Nowadays, humanity suffers from many worldwide problems that don’t stop at a nation’s borders such as environmental degradation, refugees, narcotics, terrorism, organized crime, and most importantly overpopulation. Statistics show that our earth has become overpopulated where more than 7 billion people live on this planet. The main fear is that in the near future there won’t be enough resources and food for the survival of the population since the latter is increasing at a rate that outweighs the increase in food supply. We are also running out of natural scarce resources like petrol and gas who are not renewable in the short term and we suffer from climate changes that threaten our existence. Many economists were concerned by these facts and questions were raised about the economic growth future given the increasing world population. In fact, this topic is very debatable and economists did not succeed in reaching a final agreement whether there is a correlation between population and economic growth or not. In this paper, we are going to interpret the findings of two economists: Thomas Robert Malthus who considered that people will adjust their economic behavior to prevent starvation whenever they feel that population became a threat in one hand and Julian Simon who considered that overpopulation has a positive impact on economic growth on the other hand.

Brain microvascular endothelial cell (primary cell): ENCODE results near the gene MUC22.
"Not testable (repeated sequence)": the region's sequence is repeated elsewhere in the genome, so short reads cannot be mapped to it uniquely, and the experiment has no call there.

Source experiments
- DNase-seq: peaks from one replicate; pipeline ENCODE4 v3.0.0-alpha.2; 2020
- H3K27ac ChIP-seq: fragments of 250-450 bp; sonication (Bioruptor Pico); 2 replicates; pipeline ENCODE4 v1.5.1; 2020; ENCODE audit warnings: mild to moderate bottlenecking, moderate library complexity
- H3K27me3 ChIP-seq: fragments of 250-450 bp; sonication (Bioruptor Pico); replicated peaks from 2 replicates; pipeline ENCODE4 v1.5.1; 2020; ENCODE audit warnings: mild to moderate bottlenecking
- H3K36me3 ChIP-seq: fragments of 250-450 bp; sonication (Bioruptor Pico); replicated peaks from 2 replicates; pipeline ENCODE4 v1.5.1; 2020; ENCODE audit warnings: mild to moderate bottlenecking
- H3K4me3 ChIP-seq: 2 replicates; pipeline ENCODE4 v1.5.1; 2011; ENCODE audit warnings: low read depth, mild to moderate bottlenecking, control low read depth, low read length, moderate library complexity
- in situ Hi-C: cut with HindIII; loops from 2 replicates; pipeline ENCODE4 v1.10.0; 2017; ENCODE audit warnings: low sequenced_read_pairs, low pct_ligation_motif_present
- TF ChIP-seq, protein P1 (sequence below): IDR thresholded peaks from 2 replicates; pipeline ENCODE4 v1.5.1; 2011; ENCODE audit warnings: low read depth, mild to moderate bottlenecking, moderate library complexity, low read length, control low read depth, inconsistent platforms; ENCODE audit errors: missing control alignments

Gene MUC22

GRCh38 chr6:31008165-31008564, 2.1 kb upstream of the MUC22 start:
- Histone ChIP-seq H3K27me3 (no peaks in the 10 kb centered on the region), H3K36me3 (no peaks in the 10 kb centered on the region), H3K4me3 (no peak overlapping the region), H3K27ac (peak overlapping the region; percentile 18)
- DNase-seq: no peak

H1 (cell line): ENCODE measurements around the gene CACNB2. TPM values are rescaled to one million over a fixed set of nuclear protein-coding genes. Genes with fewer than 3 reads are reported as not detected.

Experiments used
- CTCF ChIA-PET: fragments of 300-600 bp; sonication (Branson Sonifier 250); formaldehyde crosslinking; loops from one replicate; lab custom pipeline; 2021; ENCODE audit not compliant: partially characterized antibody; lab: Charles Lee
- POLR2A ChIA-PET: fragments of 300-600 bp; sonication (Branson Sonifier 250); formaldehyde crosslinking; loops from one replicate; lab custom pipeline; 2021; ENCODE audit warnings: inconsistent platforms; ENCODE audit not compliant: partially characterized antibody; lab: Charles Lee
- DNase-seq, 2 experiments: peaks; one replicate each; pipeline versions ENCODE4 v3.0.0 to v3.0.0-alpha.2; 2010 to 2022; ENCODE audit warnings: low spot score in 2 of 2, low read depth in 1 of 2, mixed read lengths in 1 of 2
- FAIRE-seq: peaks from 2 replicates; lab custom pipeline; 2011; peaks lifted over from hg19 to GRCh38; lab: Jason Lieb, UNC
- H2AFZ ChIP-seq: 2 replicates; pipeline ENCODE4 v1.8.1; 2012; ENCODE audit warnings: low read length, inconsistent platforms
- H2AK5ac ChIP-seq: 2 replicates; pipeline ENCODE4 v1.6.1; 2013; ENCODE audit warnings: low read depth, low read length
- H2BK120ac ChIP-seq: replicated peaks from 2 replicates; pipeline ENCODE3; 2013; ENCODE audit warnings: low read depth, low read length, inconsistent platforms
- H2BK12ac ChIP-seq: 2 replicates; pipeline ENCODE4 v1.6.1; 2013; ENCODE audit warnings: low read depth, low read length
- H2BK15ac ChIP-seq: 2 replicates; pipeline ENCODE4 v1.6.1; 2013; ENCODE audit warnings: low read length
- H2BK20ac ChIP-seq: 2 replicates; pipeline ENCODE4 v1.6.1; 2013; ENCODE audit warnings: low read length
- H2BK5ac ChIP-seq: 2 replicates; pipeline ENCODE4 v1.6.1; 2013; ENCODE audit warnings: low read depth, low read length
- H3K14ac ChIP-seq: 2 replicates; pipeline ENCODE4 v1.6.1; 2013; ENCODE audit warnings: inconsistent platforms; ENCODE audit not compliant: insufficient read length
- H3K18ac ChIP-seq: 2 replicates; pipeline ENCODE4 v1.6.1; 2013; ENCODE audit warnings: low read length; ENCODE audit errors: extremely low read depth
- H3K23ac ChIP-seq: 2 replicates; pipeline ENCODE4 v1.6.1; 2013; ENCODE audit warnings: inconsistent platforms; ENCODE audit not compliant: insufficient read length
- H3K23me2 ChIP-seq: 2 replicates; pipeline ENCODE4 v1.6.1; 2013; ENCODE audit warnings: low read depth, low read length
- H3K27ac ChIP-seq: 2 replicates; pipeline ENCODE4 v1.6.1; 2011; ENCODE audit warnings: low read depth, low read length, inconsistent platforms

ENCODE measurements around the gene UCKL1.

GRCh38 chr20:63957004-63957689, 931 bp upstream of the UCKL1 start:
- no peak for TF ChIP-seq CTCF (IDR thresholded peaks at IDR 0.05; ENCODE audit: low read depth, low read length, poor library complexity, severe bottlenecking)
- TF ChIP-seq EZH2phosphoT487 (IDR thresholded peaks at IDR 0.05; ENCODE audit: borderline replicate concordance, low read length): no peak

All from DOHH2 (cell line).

Malthus was interested in population related topics. He studied demography very closely and tried to relate it to economic factors. You may think that Malthus was being logical since economics is targeted towards social welfare and aims to store equilibrium; but Malthus’ biggest mistake is that he relied on mathematics and numbers to study human behavior. He used concrete palpable methods to study intangible things: he compared food supply to an arithmetic series that increases at a lower rate than the increase in population which was compared to a geometric series. So, people were only numbers to Malthus, numbers that should be reduced at any cost to prevent starvation and to obtain higher economic growth. This point of view was highly criticized by Julian Simon, an instructor at the University of Maryland and the author of many economic books. He considered the belief that population growth slows economic development is so inaccurate and legalizes inhumane unethical programs like sterilization programs, birth control, imposing abortion and more. Simon referred to public events to reinforce his point of view: “In 1973, Supreme Court Justice Potter Stewart’s vote in Roe v. Wade was influenced by this idea, according to Bob Woodward and Scott Armstrong: “as Stewart saw it, abortion was becoming one reasonable solution to population control”. The concerns that Malthus raised about the population future given the diminishing returns have been made artificial by Simon. The latter acknowledges that economists shaped the Malthusian principles for so long but does not hesitate to give his opinion and to state that the economic thinking started to rotate and accept the increase in population that was described before as a “plague”. Simon relied on statistical evidence, the findings of the National Research Council and the National Academy of sciences more specifically, to falsify all the previous concepts and conclude that “the impact of rapid population growth on resource exhaustion has often been exaggerated”. Simon also claimed that resources are not fixed and actually uses Malthus’ own idea about the adjustment in economic behavior to prove that. He said that whenever people feel that they are facing a shortage, they will adjust their behavior and create other resources, thus, the diminishing returns logic won’t apply anymore. This idea was illustrated by an example that I believe it made the concept more understandable: “when schoolhouses become crowded, we build new schools – more modern and better than the old ones”. And he stated that it isn’t only limited to man-made production, it also covers the natural resources. Of course, a person would feel more at ease if he had to think about new innovations to survive instead of searching for extreme methods to limit population growth like reducing health care and warfare as suggested Malthus. Moreover, Malthus didn’t appreciate technology when it comes to food production, so, we can say that he was so pessimistic and close-minded, dependent on extreme solutions.